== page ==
COVID-19 Impact on how we work

27 April 2020

"Back to Work" - we are preparing!

After indication that the lockdown will be lifted in most federal states at the beginning of May, it is time to think about how we get back into our offices. Our federal government published 10 new points of the so-called "extended occupational health and safety regulation" and made this binding for companies. In addition to the already known hygiene regulations and recommendations, which we have been able to practice over the past few weeks, the 1.5 meter distance rule also applies to the office. Our colleagues from the United States even speak about the "six feet office", which means that an employee should always keep a distance of 2 meters. The wording from the Federal Government's 10 point paper is as follows:

"The safety distance of at least 1.5 meters is also universally observed at work - in buildings, outdoors and in vehicles!" Appropriate barriers, markings or access regulations need to be implemented in the factories. Where this is not possible, effective alternatives are taken."

The "effective alternatives" mentioned are - of course - protective masks. They are used only in elevators, even if it can be assumed that will be a new maximum of number of people which can use an elevator at any given time. But is it really practical to sit in the office with a protective mask for 8 hours? Between two desks, some partitions or similar solutions from the retail industry can help. But that's about it when it comes to alternatives. We now require clever planning. Hereunder is an example of a conventional office with the required 1.5 meter radius around employees.

Sitting opposite one another is not the problem here, especially since there one has partitions. Sitting side by side is also possible with the required distance. But moving along the main traffic route, walking past the colleagues, requires that the "mask be on". But wasn't it the case that masks only offer additional protection and the safest is the 1.5 meter distancing? And isn't it also critical how many people are in the room at any given time because of the air quality? The retail trade currently operates according to the 20 m² rule. A maximum of 40 customers are allowed to be traveling at the same time on a sales area of ​​800 m². What if that becomes binding also for offices? So, it will be exciting to see what adjustments we have to make to the furniture and what other, especially organizational, measures we have to take to make working in the office in a Corona-era safe but especially pleasant for it's users. The first results we will be showing here soon.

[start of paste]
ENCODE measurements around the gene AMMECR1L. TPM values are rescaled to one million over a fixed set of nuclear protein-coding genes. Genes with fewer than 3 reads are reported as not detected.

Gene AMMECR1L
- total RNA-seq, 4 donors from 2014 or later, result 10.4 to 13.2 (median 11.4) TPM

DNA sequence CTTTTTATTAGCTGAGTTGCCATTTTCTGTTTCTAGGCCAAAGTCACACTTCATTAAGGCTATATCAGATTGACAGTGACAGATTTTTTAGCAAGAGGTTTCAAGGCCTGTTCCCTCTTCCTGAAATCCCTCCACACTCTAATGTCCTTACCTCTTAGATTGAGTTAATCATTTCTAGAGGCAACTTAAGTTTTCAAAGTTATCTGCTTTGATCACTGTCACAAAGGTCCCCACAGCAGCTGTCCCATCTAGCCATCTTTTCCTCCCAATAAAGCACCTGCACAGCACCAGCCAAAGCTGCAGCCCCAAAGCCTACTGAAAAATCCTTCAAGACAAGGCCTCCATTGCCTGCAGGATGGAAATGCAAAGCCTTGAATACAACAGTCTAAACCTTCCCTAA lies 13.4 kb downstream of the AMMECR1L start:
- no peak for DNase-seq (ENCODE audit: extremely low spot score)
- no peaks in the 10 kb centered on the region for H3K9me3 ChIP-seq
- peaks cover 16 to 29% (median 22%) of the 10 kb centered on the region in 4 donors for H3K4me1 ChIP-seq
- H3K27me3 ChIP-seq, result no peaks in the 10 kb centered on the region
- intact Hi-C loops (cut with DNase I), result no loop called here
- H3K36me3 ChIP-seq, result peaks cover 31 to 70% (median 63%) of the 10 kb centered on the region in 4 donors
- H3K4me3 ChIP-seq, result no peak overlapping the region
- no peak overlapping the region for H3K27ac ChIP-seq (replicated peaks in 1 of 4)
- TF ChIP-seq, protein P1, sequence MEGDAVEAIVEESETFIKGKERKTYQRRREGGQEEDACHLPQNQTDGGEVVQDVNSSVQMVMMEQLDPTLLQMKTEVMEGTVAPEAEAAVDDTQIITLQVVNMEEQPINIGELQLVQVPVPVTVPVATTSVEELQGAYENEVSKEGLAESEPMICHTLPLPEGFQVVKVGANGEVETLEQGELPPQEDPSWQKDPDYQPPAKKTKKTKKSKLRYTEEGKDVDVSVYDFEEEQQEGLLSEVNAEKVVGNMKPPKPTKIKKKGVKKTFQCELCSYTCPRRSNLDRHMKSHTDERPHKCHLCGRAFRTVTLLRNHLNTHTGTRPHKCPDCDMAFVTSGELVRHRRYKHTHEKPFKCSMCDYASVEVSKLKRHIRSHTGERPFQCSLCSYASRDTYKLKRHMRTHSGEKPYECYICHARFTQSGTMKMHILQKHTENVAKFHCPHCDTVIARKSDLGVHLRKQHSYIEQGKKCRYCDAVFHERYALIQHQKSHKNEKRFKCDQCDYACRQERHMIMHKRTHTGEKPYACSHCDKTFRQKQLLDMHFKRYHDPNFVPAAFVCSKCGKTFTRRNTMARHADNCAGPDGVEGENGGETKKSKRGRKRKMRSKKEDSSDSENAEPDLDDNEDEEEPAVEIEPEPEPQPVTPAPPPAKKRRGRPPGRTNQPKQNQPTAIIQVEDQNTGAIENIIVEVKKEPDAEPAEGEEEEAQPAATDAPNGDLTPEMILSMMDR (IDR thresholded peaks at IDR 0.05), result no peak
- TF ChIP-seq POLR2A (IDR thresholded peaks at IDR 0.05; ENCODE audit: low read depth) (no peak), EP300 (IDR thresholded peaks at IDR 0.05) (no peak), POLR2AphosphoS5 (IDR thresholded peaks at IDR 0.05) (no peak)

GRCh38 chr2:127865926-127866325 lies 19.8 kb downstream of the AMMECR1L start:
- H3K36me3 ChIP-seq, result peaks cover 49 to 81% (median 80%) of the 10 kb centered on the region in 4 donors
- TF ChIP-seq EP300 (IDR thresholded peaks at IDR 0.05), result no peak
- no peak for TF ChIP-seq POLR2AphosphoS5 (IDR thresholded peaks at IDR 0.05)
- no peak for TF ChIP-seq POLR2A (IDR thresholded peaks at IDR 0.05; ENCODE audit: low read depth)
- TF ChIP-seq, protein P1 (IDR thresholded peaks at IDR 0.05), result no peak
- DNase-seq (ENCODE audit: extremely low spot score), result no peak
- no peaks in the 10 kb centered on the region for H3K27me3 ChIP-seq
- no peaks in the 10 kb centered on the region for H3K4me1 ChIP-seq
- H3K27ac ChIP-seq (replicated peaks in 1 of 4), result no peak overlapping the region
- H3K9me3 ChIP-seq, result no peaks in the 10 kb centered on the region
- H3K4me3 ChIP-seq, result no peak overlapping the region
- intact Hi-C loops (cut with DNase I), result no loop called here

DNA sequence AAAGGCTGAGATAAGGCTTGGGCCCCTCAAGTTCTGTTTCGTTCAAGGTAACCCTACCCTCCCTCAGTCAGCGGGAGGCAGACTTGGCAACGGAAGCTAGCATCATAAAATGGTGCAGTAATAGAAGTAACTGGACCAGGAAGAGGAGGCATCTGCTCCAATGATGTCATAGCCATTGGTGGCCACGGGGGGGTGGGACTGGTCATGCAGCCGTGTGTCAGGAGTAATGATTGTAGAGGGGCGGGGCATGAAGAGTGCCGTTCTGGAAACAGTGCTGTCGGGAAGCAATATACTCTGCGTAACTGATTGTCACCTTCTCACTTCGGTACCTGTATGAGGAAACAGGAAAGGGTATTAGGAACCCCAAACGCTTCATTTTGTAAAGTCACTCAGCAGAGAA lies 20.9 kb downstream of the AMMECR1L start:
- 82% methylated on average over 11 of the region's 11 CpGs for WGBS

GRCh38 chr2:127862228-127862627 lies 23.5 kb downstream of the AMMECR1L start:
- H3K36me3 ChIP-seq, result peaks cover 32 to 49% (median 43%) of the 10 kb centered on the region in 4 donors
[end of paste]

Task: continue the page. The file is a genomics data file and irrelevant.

For more on the virus’ potential #CRE impacts, on workplace read the latest blog posting

The spread of COVID-19 and the containment policies being introduced are changing rapidly. While information in the briefing notes is current as of the date written, the views expressed herein are subject to change and may not reflect the latest opinion of Avison Young. Like all of you, Avison Young relies on government and related sources for information on the COVID-19 outbreak. We have provided links to some of these sources, which provide regularly updated information on the COVID-19 outbreak. The content provided herein is not intended as investment, tax, financial or legal advice and should not be relied on as such.